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This Indigenous Tribe in Mindanao Could Teach Us All a Lesson About Living With-Not Against-Nature

This is how these floating communities adapted to floods.
IMAGE Agusan Marsh Wildlife Sanctuary Protected Area Management Office
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Successive typhoons have led to destructive flooding in some parts of Luzon, particularly the areas located in watersheds and catch basins like Marikina and Cagayan Valley. In a matter of days, entire cities were turned into islands as roads were transformed into islands. It was a near-apocalyptic sight for many, and an inevitable consequence of decades of deforestation, mining, environmental abuse, and government negligence.

The aftermath of Typhoons Quinta, Rolly, and Ulysses have finally made the public realize that the time to respond to climate change and environmental degradation is not later—it’s now. Whether we learn from our mistakes is not yet clear, but we do know one thing: Science already knows the answer—it’s just a matter of whether we will listen now.

For generations, perhaps even centuries, humans have been living against nature, not with it. This has led to our eventual downfall as climate change continues to slowly wreak havoc on the country like a giant waking from its sleep. Now we must work with nature, revive it, in order to survive it. And there are wise people in the Philippines who are already doing that.

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The Manobo Tribe of the Agusan Marsh Wildlife Sanctuary Protected Area has learned to adapt to floods as the community resides in the middle of a flood basin. As a wetland ecosystem, the Agusan Marshland transforms into a lake when the rain comes. Their houses, called floating homes, are built on stilts and most families are equipped with boats and even solar panels, so electrocution during floods is avoided. The indigenous tribe has successfully avoided millions worth of damage so that when the floods arrive every year, the community remains safe and intact.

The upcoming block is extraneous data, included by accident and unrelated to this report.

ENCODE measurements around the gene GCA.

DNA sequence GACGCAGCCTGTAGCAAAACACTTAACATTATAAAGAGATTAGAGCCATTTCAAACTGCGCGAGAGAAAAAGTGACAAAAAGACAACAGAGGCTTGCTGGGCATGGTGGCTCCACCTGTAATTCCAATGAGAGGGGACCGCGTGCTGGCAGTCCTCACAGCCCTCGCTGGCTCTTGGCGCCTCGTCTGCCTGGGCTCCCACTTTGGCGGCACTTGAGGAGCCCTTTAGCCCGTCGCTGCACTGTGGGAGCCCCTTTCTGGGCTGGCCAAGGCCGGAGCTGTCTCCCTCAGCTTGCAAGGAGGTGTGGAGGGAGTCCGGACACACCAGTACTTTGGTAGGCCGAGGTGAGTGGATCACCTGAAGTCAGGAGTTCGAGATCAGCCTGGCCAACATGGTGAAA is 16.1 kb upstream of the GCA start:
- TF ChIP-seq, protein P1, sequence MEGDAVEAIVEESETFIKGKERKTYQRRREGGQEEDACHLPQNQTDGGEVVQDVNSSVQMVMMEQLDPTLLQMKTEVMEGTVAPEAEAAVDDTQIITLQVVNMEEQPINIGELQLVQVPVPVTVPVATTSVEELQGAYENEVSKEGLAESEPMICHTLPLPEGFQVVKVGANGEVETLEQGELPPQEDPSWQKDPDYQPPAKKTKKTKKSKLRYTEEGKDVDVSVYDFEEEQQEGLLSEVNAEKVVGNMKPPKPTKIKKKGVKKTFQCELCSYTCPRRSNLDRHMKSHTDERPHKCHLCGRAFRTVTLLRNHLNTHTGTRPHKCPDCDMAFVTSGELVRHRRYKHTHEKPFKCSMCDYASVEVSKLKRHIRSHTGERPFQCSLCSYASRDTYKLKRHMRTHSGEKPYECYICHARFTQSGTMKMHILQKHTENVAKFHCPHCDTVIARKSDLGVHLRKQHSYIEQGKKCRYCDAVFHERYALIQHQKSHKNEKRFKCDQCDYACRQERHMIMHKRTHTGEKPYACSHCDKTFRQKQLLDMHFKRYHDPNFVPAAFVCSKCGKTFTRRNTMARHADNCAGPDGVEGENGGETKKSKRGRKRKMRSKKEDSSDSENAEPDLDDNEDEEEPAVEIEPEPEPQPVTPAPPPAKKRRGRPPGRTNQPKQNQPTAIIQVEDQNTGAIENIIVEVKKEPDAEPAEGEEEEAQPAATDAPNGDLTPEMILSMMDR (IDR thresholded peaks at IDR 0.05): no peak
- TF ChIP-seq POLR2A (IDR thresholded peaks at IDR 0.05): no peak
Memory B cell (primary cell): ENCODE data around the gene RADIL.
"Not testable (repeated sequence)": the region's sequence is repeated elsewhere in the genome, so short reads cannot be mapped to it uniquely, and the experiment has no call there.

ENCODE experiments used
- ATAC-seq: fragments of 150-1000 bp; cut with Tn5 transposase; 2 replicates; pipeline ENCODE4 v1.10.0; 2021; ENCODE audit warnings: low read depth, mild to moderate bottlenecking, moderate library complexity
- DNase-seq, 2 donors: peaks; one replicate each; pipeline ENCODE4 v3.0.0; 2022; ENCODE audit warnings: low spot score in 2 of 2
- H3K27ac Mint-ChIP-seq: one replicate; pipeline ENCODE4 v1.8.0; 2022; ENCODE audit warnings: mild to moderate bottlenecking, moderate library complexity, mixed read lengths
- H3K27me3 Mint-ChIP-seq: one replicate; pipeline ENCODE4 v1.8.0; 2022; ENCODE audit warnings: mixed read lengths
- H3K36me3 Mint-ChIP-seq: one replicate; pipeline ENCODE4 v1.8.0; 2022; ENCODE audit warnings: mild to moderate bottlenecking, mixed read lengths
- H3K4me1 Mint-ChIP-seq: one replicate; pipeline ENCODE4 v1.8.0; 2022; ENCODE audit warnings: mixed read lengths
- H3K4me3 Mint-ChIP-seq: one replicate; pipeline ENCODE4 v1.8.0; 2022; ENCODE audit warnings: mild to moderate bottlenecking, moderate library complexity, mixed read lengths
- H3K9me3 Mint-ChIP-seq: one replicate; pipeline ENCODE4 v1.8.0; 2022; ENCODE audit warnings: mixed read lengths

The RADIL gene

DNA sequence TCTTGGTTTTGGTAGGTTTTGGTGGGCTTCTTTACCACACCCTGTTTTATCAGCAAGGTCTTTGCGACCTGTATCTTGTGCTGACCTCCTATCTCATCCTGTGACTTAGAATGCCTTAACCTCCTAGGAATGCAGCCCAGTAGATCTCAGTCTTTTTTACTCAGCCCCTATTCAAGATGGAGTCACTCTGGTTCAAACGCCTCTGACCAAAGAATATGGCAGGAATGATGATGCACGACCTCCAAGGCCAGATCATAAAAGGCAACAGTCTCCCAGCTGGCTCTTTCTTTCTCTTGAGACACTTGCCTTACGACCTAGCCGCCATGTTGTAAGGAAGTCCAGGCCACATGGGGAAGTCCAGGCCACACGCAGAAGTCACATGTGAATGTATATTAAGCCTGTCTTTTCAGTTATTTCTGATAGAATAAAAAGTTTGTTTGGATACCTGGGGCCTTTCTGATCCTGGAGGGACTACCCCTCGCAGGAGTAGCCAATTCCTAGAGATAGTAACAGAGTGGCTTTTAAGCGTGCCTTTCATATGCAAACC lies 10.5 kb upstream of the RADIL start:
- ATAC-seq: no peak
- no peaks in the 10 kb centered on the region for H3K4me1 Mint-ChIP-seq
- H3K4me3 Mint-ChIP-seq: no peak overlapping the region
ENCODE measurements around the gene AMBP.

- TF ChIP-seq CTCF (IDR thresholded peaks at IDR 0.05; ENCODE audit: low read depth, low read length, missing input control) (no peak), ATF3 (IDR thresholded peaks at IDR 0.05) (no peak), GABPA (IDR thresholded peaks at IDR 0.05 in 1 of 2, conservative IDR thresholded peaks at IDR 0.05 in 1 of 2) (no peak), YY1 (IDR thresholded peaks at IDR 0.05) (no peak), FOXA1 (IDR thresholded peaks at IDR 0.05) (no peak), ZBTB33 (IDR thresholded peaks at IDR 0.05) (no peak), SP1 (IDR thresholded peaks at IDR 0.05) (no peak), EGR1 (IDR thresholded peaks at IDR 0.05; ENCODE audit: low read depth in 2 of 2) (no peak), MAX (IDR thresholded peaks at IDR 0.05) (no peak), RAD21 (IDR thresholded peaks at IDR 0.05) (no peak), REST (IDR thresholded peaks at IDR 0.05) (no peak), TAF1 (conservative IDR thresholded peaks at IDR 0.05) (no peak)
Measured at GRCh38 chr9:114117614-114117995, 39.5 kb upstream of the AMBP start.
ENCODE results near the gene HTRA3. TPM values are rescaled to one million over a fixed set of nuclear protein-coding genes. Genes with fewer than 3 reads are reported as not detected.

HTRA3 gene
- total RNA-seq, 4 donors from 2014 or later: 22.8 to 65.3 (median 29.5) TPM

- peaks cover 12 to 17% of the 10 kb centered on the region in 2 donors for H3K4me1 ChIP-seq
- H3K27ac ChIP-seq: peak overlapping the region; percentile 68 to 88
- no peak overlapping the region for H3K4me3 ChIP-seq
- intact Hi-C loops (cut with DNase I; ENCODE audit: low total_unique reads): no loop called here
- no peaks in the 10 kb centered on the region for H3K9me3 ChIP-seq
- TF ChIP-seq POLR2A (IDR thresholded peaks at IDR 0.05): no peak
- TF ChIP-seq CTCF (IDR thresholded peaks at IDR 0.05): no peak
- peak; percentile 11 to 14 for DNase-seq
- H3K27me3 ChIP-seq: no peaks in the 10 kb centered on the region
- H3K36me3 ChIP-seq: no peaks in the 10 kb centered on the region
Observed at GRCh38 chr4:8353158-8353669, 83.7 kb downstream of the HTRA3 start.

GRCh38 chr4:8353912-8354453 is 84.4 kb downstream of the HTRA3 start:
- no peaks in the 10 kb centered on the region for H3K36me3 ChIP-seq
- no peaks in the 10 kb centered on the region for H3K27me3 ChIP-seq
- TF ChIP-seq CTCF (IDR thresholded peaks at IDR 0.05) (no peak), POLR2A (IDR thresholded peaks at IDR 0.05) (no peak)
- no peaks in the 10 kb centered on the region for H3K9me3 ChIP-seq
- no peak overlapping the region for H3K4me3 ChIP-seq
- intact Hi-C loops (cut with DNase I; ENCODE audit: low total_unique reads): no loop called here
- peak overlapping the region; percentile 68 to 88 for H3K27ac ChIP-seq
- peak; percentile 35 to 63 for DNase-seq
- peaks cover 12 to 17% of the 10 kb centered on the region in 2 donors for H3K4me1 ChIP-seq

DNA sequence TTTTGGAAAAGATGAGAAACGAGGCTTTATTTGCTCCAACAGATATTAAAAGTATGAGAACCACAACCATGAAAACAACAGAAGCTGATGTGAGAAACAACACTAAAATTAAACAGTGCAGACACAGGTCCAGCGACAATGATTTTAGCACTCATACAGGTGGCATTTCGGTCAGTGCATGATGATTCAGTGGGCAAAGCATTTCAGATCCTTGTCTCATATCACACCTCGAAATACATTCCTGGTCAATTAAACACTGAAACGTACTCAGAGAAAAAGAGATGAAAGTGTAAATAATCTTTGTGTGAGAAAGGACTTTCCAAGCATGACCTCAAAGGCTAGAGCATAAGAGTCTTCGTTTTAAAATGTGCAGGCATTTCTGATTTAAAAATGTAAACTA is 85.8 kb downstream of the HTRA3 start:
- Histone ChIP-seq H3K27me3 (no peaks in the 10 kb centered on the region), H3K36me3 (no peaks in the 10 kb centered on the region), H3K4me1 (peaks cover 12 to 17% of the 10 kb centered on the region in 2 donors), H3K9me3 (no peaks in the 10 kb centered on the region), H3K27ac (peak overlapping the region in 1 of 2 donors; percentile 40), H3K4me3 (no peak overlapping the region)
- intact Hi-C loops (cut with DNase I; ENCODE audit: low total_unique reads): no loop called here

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They are not just “dealing” with flooding with climate change. They have learned to coexist with it, anchored by one thing that many lack: respect for the land and the planet we live on. The Manobos who live deep in the marsh inherited a responsibility to look after the ecosystem that gives them their livelihood.

“We are a nation shaped by mountains and oceans with cities built on wetlands, and if we don’t learn how to use this to our advantage and not just for our advantage—we will ultimately be subdued in water and flames taking away billions worth of damage, and many more lives that can never remain the same again,” said conservationist and National Geographic photographer Gab Mejia, who wrote about the Agusan Marsh for NatGeo.

Below are photos that prove how the Manobo people of Mindanao have learned to live with nature. And how we should too.

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Anri Ichimura
Staff Writer, Esquire Philippines
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